Moore, Jeffrey Salem
Master of Arts (M.A.), University of Dayton, English, December (
Bram Stoker’s novel Dracula introduces a number of issues related to immigration, immigrants, and contact between native born Britons and the non-English. Stoker uses a number of familiar genres and characters to give readers a sense of what is acceptably English, and challenges the perceptions of what makes someone English through Count Dracula, who assimilates Englishness in order to infiltrate and undermine English society. In doing so, Stoker points out xenophobic attitudes among the English by bringing someone from outside the British Empire into England and showing them to be capable of being more English than the English.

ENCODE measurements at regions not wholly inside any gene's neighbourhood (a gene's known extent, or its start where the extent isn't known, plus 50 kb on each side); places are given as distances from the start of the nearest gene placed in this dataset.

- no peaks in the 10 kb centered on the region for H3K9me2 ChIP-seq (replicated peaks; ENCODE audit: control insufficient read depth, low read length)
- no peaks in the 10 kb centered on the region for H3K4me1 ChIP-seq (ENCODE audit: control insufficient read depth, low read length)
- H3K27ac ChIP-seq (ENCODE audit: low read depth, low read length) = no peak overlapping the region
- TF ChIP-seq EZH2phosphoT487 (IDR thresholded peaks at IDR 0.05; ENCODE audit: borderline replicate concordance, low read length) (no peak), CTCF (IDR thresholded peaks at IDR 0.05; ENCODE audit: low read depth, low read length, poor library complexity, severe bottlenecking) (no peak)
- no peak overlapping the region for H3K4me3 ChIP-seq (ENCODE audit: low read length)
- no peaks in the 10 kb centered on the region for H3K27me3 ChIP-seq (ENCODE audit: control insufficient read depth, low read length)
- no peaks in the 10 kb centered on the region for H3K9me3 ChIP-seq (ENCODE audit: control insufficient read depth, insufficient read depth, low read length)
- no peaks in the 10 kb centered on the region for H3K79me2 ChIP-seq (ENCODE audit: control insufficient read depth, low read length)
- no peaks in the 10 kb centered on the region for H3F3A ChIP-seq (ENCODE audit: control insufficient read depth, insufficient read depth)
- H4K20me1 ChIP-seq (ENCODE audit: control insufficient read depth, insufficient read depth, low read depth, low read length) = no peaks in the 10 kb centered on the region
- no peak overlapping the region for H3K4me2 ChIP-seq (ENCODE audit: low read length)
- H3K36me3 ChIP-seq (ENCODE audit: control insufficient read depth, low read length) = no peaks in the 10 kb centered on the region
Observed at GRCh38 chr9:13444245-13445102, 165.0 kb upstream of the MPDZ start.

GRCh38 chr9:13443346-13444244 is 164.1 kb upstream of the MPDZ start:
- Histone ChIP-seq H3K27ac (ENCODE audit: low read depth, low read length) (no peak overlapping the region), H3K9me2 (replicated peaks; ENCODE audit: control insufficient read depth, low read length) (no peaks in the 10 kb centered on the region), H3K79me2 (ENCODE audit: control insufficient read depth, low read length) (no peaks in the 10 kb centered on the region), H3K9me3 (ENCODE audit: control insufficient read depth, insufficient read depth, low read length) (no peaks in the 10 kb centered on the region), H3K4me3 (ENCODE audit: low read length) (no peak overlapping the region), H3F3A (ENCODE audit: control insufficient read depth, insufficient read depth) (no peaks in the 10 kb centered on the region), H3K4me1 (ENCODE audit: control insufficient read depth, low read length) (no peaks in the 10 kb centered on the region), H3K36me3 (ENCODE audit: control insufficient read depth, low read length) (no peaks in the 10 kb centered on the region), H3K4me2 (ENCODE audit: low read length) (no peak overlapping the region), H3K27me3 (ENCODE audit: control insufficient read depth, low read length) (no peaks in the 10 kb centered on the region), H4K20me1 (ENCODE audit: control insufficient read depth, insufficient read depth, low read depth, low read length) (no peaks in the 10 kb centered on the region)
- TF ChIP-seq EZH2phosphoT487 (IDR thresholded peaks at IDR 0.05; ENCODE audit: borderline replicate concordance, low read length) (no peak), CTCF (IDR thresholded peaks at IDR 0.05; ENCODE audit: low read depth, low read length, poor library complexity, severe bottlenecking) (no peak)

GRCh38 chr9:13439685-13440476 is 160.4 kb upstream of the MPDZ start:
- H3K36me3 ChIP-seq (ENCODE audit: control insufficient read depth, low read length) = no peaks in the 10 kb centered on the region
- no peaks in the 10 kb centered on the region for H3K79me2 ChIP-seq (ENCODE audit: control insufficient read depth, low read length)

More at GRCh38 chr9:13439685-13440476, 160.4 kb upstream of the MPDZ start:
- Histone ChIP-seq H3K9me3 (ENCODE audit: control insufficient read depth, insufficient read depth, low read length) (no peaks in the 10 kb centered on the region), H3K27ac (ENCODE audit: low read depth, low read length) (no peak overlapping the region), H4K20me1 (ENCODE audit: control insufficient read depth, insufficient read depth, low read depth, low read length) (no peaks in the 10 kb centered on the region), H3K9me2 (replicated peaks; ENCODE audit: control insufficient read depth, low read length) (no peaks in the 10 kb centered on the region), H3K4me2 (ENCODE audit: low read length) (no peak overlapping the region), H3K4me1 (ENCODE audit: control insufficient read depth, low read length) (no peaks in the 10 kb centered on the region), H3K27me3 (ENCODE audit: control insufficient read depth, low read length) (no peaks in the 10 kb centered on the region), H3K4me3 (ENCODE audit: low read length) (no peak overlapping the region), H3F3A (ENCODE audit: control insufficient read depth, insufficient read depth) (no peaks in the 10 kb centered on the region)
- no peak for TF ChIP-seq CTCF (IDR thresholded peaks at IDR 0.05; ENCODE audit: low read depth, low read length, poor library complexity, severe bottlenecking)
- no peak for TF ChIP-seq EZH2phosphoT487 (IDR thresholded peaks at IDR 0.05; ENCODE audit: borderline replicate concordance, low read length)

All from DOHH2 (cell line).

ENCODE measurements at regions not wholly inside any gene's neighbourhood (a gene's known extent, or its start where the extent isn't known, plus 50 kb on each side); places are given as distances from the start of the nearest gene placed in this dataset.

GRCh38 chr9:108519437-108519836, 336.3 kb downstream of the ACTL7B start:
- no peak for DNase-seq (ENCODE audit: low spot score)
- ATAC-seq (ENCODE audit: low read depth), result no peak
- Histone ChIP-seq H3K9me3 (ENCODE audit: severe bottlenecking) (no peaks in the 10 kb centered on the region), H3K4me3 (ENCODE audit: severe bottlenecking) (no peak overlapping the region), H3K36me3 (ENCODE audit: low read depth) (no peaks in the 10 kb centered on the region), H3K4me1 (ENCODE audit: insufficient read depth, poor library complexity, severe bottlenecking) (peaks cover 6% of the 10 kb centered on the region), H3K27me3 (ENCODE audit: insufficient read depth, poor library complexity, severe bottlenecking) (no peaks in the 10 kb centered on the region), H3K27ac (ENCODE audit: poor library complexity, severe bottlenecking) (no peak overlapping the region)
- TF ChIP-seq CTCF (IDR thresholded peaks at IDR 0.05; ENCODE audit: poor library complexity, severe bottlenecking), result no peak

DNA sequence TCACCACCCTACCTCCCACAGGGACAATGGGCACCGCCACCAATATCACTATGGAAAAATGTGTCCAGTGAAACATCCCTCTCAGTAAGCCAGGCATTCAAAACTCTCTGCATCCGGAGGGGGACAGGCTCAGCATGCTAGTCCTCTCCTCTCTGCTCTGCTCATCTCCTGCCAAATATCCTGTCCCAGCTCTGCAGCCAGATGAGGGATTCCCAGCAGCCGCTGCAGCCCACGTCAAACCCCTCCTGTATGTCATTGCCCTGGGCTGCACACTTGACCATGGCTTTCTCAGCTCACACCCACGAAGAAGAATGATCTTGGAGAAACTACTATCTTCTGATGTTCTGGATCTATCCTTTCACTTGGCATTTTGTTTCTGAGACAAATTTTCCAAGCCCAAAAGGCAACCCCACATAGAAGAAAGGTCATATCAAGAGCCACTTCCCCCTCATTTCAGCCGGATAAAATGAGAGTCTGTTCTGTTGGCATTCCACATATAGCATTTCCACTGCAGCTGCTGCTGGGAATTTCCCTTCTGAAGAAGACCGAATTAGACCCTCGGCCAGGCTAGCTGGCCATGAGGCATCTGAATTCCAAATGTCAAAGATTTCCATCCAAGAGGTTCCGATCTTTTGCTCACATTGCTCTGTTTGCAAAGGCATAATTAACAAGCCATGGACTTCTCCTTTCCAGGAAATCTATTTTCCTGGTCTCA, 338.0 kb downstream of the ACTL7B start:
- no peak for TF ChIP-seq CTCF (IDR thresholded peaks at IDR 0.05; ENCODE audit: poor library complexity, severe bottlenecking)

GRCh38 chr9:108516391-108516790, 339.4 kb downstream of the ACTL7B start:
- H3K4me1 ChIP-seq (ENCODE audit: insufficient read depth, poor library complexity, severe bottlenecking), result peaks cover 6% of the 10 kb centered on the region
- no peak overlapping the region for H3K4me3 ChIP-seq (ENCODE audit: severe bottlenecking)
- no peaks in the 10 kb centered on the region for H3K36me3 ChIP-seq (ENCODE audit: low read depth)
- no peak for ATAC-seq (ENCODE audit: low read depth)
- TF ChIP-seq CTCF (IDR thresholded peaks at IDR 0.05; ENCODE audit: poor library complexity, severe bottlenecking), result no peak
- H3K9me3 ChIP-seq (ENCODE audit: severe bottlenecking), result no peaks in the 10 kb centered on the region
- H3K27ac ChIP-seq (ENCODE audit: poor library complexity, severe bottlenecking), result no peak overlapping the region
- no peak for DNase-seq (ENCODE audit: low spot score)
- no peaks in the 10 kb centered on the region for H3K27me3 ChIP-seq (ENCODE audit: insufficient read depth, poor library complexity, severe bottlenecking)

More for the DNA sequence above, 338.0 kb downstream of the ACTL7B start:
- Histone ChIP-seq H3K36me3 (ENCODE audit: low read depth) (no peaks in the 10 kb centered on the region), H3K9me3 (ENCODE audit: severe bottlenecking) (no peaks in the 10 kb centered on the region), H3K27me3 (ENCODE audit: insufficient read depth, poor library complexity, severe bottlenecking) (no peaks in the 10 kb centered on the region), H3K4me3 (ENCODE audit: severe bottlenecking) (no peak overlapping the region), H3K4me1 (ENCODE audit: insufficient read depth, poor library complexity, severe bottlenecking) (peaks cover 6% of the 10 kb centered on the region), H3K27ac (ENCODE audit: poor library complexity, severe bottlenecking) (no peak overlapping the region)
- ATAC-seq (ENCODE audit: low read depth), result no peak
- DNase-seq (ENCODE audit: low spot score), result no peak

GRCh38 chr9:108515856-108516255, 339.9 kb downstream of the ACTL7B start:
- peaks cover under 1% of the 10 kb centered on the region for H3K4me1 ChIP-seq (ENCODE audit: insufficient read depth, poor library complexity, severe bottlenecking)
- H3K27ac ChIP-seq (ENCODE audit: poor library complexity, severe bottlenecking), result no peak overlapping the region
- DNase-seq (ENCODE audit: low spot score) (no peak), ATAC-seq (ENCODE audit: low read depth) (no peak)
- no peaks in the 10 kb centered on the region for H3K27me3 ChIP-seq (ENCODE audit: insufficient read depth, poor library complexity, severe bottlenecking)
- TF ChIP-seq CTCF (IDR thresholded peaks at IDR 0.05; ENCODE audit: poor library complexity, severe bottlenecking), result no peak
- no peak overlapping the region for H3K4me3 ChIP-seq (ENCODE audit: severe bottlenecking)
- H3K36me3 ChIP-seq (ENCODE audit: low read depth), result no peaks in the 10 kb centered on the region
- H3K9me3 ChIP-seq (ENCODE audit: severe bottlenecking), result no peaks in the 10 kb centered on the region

Since its publication in 1897, Bram Stoker’s vampire novel, Dracula, has fascinated and frightened people. The story of a mysterious and powerful vampire who comes to London, England, and preys on unsuspecting women has inspired more adaptations and revisions than Stoker likely could have imagined. Part of the continued popularity of Dracula would seem to be the ease with which the story can be adapted and used to reflect the fears and concerns of contemporary society. Depending on the time and place, Count Dracula can be seen as a reflection of rampant sexuality, the spread of sexually transmitted diseases, the dangers of class conflict, or any number of other interpretations.